Understandably, the Japanese planners and engineers wanted to grasp as much as possible of the thinking behind this challenging new design. By being even more thorough than usual, they provided themselves with some badly needed feelings of security and confidence in their task. Meanwhile, the American staff felt intuitively certain they had gotten hold of a truly fresh and appropriate interpretation for this kind of car and were eager to see it realized.

Each side was pushing hard and the groups had reached an impasse on the resolution of a variety of difficult issues. The project was running late due to a growing, almost obsessive need on the part of the Japanese to restudy, research, and refine every detail. In a moment of frustration at the meeting I said, "Gentlemen, aspects of this design are truly new, and if we don't get it to market soon, we simply won't be first!"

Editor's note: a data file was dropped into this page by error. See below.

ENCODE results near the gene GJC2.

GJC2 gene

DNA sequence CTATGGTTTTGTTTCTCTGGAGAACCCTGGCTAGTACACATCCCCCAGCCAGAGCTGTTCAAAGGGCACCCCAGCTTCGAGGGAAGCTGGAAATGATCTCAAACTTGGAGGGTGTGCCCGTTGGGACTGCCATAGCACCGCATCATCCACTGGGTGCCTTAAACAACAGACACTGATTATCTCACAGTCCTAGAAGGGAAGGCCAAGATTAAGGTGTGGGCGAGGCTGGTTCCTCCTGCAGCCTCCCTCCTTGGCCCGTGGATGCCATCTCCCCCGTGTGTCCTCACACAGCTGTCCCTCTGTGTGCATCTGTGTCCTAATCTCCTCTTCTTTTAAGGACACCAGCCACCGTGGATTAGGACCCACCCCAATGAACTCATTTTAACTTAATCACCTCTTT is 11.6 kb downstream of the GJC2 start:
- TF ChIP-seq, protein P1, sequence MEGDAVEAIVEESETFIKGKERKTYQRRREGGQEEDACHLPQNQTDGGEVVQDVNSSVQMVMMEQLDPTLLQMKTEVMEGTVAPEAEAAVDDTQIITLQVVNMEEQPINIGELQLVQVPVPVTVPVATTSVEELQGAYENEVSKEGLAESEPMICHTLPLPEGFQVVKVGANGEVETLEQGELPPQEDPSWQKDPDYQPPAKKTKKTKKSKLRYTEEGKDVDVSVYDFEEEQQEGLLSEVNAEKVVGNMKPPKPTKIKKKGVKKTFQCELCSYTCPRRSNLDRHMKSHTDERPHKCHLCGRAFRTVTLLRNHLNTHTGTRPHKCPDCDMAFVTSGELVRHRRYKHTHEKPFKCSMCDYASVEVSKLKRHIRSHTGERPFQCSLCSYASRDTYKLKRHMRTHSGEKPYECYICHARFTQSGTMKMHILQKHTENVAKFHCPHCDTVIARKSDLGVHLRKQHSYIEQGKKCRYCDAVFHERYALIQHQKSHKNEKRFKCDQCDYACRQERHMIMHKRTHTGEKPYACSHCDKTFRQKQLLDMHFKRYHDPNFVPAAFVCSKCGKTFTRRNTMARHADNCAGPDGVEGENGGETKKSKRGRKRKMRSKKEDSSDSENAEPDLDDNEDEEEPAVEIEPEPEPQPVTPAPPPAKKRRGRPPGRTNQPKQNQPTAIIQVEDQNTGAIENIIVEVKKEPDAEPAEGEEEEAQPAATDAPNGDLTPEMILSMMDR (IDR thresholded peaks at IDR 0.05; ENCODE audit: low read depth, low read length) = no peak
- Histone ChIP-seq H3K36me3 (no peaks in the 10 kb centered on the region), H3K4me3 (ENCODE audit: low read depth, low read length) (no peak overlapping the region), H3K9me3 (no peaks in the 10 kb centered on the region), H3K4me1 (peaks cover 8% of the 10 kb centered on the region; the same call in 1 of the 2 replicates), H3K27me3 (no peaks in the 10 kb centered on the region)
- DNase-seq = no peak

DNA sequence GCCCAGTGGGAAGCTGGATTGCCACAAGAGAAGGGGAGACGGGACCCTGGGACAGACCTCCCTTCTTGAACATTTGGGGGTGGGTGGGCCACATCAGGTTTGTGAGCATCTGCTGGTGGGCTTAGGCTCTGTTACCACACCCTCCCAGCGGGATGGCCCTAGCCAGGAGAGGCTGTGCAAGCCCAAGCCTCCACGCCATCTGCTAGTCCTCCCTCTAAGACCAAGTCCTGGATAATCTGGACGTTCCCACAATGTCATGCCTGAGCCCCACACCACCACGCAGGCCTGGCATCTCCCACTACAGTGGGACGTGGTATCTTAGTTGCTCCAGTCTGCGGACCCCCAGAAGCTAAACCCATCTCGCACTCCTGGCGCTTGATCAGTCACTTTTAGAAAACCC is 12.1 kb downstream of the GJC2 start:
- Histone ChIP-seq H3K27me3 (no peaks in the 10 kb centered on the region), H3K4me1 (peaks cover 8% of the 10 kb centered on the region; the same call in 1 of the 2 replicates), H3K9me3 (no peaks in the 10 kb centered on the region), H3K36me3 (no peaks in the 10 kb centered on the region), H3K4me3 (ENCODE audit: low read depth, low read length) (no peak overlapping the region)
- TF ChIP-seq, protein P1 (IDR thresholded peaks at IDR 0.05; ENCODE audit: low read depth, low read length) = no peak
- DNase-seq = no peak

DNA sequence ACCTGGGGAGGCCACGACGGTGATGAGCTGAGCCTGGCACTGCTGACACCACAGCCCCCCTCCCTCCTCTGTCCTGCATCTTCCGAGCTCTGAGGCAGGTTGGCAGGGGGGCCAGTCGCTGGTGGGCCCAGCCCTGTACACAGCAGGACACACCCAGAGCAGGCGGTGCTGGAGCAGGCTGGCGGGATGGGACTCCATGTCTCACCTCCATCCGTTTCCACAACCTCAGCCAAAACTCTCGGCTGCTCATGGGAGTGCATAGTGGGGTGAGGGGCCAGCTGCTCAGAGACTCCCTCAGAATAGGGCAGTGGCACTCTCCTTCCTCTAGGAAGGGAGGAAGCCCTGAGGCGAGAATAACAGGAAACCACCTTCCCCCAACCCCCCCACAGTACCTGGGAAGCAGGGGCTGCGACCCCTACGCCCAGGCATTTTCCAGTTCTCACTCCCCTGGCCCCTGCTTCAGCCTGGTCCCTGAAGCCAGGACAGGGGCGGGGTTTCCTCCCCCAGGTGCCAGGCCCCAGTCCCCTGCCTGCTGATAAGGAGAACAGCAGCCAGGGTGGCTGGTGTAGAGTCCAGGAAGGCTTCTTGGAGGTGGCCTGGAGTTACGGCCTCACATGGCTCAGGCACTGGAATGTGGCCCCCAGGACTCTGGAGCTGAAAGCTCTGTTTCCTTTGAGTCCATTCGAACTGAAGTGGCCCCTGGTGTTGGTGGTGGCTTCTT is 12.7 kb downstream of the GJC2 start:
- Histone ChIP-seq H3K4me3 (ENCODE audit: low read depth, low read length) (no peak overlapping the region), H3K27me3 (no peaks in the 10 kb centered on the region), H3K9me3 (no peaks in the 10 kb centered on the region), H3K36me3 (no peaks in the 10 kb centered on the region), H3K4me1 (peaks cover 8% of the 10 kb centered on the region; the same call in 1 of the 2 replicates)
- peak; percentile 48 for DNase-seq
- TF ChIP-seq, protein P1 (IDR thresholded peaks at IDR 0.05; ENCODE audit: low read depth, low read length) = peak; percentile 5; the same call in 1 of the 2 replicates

The shukan (project leader) leaned forward, somewhat agitated, and responded, "But Hirshberg-san, we were thinking about being best!"

There was an abrupt, suspended silence. The Americans looked at the Japanese, then each other, and no one moved to fill the silence or bridge the gap. What had been laid bare, exposed in its purest form, were two inarguable, fundamentally alien points of view embedded deeply in each of these cultures.